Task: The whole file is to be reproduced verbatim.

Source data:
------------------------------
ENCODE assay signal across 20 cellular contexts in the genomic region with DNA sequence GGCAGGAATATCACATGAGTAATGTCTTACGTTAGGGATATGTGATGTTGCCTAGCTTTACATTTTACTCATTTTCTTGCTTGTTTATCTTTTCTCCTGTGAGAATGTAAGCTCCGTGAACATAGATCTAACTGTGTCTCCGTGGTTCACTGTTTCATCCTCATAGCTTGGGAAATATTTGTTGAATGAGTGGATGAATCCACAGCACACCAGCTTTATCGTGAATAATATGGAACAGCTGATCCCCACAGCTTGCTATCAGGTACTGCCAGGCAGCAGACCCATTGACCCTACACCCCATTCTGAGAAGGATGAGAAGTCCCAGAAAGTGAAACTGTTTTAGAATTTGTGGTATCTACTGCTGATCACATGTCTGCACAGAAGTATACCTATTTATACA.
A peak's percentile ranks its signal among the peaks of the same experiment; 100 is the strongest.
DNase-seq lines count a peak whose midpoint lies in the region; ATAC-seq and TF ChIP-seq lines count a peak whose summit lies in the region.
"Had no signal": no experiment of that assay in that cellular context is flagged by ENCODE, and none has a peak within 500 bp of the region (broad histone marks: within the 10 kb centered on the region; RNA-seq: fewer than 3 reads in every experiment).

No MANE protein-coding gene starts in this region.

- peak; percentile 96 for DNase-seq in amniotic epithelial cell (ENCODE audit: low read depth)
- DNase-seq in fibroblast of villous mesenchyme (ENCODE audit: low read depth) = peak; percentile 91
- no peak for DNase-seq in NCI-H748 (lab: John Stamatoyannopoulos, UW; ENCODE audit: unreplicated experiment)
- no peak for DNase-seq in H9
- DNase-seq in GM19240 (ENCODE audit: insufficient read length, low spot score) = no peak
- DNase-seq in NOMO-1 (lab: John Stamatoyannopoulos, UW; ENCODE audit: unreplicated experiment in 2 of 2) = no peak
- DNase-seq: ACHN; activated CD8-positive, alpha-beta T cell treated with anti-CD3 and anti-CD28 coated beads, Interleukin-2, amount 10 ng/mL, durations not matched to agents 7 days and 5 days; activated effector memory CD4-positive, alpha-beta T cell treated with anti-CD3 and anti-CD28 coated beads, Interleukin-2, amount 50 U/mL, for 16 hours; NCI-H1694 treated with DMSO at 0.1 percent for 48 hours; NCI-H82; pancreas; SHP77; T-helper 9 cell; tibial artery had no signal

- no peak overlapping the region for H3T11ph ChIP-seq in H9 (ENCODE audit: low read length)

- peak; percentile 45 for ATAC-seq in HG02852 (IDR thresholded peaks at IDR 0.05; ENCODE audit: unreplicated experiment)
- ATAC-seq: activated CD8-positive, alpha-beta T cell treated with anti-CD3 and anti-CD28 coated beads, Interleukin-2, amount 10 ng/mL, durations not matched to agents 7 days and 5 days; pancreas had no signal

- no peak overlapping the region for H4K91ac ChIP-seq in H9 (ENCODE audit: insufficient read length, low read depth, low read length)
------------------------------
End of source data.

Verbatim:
ENCODE assay signal across 20 cellular contexts in the genomic region with DNA sequence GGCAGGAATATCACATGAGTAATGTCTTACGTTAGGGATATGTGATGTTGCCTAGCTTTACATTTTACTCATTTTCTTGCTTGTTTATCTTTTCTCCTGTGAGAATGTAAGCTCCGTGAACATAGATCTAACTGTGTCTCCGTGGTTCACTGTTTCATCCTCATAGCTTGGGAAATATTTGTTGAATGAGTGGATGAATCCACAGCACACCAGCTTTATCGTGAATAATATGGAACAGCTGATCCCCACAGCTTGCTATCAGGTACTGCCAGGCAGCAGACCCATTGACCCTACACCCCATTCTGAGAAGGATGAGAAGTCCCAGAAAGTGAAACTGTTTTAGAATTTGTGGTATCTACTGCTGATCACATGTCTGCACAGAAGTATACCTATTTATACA.
A peak's percentile ranks its signal among the peaks of the same experiment; 100 is the strongest.
DNase-seq lines count a peak whose midpoint lies in the region; ATAC-seq and TF ChIP-seq lines count a peak whose summit lies in the region.
"Had no signal": no experiment of that assay in that cellular context is flagged by ENCODE, and none has a peak within 500 bp of the region (broad histone marks: within the 10 kb centered on the region; RNA-seq: fewer than 3 reads in every experiment).

No MANE protein-coding gene starts in this region.

- peak; percentile 96 for DNase-seq in amniotic epithelial cell (ENCODE audit: low read depth)
- DNase-seq in fibroblast of villous mesenchyme (ENCODE audit: low read depth) = peak; percentile 91
- no peak for DNase-seq in NCI-H748 (lab: John Stamatoyannopoulos, UW; ENCODE audit: unreplicated experiment)
- no peak for DNase-seq in H9
- DNase-seq in GM19240 (ENCODE audit: insufficient read length, low spot score) = no peak
- DNase-seq in NOMO-1 (lab: John Stamatoyannopoulos, UW; ENCODE audit: unreplicated experiment in 2 of 2) = no peak
- DNase-seq: ACHN; activated CD8-positive, alpha-beta T cell treated with anti-CD3 and anti-CD28 coated beads, Interleukin-2, amount 10 ng/mL, durations not matched to agents 7 days and 5 days; activated effector memory CD4-positive, alpha-beta T cell treated with anti-CD3 and anti-CD28 coated beads, Interleukin-2, amount 50 U/mL, for 16 hours; NCI-H1694 treated with DMSO at 0.1 percent for 48 hours; NCI-H82; pancreas; SHP77; T-helper 9 cell; tibial artery had no signal

- no peak overlapping the region for H3T11ph ChIP-seq in H9 (ENCODE audit: low read length)

- peak; percentile 45 for ATAC-seq in HG02852 (IDR thresholded peaks at IDR 0.05; ENCODE audit: unreplicated experiment)
- ATAC-seq: activated CD8-positive, alpha-beta T cell treated with anti-CD3 and anti-CD28 coated beads, Interleukin-2, amount 10 ng/mL, durations not matched to agents 7 days and 5 days; pancreas had no signal

- no peak overlapping the region for H4K91ac ChIP-seq in H9 (ENCODE audit: insufficient read length, low read depth, low read length)